sith_wampa 6 Posted November 16, 2009 (edited) If you have not already read them, I believe these articles (0.999... and Real Numbers and Decimal Representation) provide valuable information. It's important to understand the idea that a term 0.333... can be understood as the fraction 1/3. Considering that the threes in 0.333... do in fact continue infinitely (although they are not written), it is mathematically equivalent to 1/3. That is fact. If you cannot understand that, I am sorry. Now keeping in mind that 0.333...'s digits continue infinitely, it is possible to multiply 0.333... by 3. Considering 3x3=9, multiplying 0.333... by 3 will change our infinite number of threes into an infinite number of nines, now 0.999.... When we multiply 1/3 by 3, we get 1. This allows us to say that when we multiply 0.333... by 3, we get 1. 0.333... multiplied by three also gives us 0.999..., which is simply another notation for the value of one. I know this is a walkthrough of one of the proofs presented before. Hopefully this will appeal to your "logical" reasoning, as you don't seem to have any mathematical reasoning for your claim. The mathematical evidence for 0.999... equaling 1 has been provided. You can either provide your own mathematical evidence to counter that, or accept it. Or you could just keep denying it. You are entitled to be wrong. Edited November 16, 2009 by sith_wampa Share this post Link to post

kastro 0 Posted November 16, 2009 Now keeping in mind that 0.333...'s digits continue infinitely, it is possible to multiply 0.333... by 3. Considering 3x3=9, multiplying 0.333... by 3 will change our infinite number of threes into an infinite number of nines, now 0.999.... Nmenth's objection to this is that infinite sums cannot be multiplied by anything. This is in general true, and in order to make sense of multiplication on infinite sums we require an additional requirement, that it be convergent. In our case, 0.999... certainly converges. Share this post Link to post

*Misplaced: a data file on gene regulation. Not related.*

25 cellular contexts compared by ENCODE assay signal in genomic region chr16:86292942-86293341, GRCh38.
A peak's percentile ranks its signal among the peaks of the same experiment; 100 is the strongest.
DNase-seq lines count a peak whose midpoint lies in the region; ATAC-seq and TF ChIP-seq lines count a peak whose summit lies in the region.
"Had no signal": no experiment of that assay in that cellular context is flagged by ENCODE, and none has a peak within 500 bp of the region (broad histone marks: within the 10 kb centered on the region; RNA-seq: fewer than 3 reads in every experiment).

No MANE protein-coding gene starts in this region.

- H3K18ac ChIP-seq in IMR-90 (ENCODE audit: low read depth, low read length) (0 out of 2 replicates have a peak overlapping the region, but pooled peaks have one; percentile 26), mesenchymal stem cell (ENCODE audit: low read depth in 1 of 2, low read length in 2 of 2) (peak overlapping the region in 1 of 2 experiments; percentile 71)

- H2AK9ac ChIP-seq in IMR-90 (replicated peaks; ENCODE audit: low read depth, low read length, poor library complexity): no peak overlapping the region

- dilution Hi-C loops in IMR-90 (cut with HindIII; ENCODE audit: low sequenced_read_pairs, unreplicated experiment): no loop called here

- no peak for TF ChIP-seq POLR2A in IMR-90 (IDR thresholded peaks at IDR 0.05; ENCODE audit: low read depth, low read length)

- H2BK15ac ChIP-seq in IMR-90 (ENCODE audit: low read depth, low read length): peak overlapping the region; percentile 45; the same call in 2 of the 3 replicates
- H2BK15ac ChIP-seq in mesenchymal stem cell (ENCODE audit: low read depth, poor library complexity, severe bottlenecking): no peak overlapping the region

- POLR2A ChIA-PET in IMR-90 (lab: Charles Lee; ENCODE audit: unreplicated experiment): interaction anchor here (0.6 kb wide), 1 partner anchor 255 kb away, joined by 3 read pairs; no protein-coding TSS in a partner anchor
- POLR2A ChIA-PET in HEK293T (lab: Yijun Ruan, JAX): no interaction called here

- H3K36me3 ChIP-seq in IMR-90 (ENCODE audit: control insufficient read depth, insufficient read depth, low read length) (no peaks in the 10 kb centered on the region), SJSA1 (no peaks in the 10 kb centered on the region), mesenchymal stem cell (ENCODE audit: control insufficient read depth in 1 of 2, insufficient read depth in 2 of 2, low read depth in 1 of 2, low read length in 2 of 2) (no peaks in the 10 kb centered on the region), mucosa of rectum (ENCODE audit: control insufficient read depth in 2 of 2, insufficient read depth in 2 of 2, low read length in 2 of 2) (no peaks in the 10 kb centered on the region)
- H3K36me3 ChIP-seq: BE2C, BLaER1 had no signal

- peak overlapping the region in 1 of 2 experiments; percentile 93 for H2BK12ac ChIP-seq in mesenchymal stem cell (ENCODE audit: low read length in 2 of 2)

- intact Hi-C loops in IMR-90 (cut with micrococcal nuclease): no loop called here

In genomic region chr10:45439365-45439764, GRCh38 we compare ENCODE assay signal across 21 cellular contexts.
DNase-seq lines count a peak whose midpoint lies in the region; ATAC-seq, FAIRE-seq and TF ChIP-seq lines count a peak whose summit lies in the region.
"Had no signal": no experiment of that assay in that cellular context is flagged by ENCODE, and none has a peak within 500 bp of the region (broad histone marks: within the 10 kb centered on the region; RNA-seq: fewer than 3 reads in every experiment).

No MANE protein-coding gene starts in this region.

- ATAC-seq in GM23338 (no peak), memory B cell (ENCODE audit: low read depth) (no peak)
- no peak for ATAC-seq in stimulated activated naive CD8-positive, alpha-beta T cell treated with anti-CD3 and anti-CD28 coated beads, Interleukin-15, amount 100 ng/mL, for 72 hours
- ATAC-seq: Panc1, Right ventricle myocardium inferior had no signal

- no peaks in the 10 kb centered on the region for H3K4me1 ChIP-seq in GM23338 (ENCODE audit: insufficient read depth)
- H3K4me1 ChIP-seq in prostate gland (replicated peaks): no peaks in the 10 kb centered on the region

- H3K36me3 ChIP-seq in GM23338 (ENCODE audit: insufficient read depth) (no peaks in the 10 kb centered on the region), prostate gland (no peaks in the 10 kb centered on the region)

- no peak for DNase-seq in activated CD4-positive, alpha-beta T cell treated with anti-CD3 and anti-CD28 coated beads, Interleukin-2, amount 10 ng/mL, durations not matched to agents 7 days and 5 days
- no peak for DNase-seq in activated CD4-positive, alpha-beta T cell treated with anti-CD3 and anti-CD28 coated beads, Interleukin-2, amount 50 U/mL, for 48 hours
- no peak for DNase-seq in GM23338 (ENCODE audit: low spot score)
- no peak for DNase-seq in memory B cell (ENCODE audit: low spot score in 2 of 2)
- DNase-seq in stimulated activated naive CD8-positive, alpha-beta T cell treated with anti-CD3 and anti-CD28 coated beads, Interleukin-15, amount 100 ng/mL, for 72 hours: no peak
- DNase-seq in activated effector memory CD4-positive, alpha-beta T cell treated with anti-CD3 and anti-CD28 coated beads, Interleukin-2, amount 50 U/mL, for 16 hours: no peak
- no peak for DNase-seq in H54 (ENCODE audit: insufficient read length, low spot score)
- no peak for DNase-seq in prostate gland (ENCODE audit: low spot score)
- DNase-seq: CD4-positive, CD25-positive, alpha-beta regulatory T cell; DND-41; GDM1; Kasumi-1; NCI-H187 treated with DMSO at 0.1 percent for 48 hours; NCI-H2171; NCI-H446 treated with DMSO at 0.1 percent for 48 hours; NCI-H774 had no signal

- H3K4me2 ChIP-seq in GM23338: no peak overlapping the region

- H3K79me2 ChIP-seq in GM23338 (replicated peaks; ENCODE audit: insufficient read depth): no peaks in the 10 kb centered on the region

sith_wampa 6 Posted November 16, 2009 Nmenth's objection to this is that infinite sums cannot be multiplied by anything. This is in general true, and in order to make sense of multiplication on infinite sums we require an additional requirement, that it be convergent. In our case, 0.999... certainly converges. You're right. But knowing that 0.333... and 1/3 are the same value, we can determine that 0.333... multiplied by 3 is 1. Share this post Link to post

Nmenth 289 Posted November 16, 2009 These are equivalent. They really aren't, I explained why. Apparently you adhere to the 'since all mammals are animals, then all animals must be mammals' logic. So basically x was defined to be infinity. It should be obvious why this argument is false. I didn't invent it, it is called a p-adic number and is used by mathematicians in number theory. If you accept that 0.999... is a valid number to be used in equations, then so is ...999. It is a known proof that ...999 = -1 in the same why that it is a known proof that 0.999... = 1. Since ...999.999... = 0 doesn't make sense, it is basically ignored when working with both p-adic and real number equations. In other words, even the mathematicians admit that their proof doesn't make sense, but for some reason, that isn't good enough to counter-prove that their equations are false. Of course, I don't believe 0.999... = 1, so naturally, I don't believe ...999 = -1 or ...999.999... = 0 either. Share this post Link to post